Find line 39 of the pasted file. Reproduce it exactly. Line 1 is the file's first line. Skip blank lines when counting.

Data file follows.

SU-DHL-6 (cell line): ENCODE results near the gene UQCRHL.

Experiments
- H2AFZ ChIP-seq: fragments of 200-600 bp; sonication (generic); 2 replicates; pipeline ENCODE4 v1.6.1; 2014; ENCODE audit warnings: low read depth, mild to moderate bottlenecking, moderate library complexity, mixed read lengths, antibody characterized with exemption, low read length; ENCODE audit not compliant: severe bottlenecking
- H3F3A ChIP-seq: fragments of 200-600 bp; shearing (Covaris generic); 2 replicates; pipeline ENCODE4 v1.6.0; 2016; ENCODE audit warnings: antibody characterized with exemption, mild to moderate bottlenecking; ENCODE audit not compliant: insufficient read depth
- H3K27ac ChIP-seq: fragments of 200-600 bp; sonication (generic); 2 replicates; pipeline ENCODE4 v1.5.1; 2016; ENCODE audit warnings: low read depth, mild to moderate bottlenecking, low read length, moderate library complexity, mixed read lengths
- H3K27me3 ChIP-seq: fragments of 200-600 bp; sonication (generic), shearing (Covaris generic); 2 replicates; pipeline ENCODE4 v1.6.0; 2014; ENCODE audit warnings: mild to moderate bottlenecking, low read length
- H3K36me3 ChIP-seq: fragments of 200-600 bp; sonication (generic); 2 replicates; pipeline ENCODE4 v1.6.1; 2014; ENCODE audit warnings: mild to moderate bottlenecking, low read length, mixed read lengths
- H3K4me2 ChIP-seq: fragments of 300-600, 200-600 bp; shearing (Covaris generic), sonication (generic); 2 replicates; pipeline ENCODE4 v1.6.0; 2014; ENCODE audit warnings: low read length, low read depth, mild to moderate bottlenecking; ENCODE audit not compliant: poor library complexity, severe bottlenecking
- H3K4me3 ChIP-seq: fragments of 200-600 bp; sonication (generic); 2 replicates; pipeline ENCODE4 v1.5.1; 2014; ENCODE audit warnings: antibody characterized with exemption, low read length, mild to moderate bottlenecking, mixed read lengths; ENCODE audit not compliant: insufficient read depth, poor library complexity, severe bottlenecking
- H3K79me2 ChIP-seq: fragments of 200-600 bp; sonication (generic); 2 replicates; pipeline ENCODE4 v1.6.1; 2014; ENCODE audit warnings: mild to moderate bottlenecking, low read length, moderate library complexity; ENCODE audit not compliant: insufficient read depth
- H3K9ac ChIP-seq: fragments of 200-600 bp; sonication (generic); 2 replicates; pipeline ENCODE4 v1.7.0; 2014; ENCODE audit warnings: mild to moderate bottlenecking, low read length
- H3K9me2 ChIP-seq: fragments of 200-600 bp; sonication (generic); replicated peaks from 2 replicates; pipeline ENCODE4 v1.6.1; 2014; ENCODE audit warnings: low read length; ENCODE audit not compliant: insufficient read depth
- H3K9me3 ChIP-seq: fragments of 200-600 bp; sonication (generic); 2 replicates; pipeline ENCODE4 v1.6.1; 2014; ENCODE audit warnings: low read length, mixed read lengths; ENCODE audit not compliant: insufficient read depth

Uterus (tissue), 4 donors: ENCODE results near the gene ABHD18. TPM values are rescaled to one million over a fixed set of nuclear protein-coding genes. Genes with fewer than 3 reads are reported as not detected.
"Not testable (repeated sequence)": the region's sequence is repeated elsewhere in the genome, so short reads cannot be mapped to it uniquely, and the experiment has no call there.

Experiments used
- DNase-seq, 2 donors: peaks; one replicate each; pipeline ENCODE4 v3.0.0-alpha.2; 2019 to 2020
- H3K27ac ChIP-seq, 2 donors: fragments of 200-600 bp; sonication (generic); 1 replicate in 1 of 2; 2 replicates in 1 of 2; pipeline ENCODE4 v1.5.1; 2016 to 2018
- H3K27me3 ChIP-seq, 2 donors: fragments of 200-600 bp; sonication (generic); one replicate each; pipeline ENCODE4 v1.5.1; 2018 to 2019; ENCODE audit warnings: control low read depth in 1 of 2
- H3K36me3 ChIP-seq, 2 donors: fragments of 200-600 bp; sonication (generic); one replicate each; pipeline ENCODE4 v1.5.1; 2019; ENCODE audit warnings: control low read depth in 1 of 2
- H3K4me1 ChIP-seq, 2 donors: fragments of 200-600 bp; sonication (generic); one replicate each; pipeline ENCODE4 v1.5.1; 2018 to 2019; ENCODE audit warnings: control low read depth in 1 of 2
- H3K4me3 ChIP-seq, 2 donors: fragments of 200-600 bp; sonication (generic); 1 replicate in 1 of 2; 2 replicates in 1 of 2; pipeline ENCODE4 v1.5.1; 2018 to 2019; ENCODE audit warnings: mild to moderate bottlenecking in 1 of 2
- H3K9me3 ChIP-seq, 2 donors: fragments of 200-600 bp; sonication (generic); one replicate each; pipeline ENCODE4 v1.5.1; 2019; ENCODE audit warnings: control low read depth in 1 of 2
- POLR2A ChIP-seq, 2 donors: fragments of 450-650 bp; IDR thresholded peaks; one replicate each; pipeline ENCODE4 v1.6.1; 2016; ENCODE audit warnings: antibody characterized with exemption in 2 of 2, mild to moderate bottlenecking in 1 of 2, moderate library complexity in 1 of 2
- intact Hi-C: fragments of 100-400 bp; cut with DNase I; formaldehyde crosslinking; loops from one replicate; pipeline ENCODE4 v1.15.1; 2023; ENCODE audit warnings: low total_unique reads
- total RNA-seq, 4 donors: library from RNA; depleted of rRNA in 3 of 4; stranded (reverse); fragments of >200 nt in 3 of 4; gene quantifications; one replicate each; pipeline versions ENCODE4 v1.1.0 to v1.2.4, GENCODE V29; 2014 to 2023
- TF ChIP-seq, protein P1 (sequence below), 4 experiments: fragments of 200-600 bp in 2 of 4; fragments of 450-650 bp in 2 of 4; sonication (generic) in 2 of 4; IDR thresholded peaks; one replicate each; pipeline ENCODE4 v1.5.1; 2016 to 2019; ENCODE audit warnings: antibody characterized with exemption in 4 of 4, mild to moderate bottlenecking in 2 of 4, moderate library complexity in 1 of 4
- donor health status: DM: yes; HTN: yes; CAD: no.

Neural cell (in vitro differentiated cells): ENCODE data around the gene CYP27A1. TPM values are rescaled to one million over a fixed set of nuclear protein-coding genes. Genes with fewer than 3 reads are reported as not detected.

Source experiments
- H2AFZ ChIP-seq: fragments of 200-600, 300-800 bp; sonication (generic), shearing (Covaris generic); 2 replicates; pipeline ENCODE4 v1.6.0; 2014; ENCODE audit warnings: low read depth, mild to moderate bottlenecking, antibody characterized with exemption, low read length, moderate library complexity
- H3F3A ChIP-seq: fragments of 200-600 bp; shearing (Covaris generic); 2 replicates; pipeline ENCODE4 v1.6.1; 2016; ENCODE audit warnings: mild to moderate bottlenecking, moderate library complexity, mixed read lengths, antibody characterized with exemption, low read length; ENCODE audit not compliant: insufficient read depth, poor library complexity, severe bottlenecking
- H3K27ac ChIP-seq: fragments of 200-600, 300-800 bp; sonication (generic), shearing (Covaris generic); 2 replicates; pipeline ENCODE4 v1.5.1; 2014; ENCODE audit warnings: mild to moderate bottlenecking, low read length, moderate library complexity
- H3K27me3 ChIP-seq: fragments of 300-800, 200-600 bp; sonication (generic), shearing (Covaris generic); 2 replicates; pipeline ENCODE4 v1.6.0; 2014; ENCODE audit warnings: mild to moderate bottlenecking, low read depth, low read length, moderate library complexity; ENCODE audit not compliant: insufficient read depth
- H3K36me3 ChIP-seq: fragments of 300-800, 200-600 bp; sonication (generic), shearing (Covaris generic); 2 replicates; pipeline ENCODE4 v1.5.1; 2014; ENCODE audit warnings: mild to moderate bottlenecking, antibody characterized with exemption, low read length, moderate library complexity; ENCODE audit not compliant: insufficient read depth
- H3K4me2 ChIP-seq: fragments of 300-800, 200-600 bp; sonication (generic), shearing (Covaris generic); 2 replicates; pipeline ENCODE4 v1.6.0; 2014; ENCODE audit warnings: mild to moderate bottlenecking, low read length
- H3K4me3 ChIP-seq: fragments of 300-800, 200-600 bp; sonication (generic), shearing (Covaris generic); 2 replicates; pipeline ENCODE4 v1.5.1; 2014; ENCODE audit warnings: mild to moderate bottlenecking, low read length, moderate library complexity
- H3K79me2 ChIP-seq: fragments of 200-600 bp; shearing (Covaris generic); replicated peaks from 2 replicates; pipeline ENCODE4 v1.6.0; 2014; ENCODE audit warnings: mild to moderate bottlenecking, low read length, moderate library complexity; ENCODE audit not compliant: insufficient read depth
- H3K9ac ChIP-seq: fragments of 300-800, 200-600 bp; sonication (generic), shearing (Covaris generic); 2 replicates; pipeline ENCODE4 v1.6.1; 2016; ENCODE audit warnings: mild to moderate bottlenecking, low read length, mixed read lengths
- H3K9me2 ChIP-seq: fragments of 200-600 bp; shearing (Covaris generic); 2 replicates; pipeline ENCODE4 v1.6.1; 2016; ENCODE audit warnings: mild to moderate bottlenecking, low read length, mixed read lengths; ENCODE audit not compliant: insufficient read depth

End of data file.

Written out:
- H3K9ac ChIP-seq: fragments of 300-800, 200-600 bp; sonication (generic), shearing (Covaris generic); 2 replicates; pipeline ENCODE4 v1.6.1; 2016; ENCODE audit warnings: mild to moderate bottlenecking, low read length, mixed read lengths